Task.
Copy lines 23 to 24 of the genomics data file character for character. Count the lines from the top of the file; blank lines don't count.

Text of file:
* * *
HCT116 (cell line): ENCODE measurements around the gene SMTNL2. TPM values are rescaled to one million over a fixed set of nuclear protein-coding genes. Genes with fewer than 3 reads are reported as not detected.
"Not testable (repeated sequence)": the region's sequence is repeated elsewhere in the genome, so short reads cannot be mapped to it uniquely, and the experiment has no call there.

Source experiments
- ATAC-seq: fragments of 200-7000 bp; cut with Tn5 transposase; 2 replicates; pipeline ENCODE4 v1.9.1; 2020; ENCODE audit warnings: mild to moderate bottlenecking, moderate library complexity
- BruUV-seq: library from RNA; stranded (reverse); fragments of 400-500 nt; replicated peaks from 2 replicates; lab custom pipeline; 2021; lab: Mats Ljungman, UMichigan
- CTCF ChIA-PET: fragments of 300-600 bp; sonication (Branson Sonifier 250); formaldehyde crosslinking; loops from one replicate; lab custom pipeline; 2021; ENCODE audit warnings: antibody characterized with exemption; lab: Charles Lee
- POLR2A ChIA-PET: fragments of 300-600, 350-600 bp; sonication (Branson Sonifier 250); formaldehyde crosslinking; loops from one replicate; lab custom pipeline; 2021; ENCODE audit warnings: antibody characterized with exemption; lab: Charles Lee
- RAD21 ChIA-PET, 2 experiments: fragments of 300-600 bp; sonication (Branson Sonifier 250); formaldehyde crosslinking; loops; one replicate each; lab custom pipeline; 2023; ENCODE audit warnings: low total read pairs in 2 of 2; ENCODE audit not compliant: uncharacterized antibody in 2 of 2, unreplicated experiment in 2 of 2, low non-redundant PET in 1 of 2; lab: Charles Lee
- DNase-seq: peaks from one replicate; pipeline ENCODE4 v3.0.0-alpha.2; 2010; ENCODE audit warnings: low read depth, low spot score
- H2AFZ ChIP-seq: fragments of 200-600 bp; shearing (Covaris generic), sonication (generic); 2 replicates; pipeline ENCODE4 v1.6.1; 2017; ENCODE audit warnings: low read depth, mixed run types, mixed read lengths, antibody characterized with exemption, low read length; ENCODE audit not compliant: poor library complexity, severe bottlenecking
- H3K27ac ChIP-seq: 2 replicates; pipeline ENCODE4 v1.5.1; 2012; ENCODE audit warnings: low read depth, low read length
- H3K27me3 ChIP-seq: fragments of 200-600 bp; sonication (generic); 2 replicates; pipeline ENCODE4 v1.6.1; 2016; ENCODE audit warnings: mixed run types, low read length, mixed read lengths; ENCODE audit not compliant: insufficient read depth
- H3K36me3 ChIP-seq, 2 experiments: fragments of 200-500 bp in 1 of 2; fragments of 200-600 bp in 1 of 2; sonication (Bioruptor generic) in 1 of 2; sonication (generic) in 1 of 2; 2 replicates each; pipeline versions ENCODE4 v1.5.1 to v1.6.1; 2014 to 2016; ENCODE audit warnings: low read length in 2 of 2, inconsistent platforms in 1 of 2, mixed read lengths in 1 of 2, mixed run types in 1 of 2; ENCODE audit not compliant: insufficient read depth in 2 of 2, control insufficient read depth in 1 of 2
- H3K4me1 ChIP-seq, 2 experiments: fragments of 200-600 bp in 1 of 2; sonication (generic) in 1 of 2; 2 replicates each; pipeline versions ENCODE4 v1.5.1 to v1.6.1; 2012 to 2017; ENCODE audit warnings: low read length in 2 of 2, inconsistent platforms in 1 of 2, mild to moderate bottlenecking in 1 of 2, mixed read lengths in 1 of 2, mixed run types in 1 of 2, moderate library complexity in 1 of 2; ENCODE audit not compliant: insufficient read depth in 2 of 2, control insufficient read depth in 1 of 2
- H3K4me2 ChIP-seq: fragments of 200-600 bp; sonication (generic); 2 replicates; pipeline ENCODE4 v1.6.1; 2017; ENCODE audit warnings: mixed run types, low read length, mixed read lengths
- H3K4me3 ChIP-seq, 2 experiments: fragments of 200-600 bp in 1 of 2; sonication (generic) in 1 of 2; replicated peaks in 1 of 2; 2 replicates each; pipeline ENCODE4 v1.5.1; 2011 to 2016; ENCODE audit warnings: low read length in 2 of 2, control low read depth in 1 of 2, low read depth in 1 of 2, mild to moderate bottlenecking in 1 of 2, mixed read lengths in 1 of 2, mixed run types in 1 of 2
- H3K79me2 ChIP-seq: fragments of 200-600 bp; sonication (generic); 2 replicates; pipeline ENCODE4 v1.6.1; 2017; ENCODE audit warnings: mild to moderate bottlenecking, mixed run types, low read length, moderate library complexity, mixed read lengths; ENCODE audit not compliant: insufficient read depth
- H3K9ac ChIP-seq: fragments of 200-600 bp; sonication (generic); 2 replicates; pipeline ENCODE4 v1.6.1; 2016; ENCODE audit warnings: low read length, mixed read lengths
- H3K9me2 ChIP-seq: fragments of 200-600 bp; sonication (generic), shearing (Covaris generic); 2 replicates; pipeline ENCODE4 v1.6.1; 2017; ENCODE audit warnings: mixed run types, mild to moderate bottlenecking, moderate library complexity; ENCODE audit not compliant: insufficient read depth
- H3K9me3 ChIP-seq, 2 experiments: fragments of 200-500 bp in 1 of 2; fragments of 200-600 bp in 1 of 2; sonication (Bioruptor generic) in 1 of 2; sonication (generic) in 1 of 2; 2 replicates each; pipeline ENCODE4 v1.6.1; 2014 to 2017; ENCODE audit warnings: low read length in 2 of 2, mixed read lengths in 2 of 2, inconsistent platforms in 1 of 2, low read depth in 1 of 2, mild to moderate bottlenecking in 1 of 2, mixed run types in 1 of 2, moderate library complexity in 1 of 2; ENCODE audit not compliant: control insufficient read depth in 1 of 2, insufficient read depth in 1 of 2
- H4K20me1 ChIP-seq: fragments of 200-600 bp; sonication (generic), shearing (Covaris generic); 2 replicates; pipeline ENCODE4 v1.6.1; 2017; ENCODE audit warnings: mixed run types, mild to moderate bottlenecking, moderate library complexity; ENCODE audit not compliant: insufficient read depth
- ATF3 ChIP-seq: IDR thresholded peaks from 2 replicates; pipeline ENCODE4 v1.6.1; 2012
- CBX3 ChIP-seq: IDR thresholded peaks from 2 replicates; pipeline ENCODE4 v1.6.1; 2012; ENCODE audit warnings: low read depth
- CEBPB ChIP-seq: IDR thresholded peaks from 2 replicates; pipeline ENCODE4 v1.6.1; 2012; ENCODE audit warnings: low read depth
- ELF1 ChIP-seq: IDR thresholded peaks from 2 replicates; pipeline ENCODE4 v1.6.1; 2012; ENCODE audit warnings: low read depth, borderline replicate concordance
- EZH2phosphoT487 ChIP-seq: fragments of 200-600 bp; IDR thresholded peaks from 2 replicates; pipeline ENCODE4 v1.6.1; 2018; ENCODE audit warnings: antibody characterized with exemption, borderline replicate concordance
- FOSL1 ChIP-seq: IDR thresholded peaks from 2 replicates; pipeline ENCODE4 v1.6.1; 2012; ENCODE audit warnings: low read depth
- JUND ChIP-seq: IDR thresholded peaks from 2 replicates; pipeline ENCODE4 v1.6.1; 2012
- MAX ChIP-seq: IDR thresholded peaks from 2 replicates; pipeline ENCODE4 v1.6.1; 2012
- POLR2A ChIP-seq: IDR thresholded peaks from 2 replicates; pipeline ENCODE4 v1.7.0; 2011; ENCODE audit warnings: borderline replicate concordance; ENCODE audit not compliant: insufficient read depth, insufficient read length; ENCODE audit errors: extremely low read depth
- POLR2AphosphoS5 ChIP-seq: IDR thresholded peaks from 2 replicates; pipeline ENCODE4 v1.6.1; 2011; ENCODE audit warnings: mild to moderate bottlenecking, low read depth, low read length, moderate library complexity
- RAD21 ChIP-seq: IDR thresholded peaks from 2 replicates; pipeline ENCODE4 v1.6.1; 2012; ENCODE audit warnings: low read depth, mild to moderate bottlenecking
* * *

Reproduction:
- CBX3 ChIP-seq: IDR thresholded peaks from 2 replicates; pipeline ENCODE4 v1.6.1; 2012; ENCODE audit warnings: low read depth
- CEBPB ChIP-seq: IDR thresholded peaks from 2 replicates; pipeline ENCODE4 v1.6.1; 2012; ENCODE audit warnings: low read depth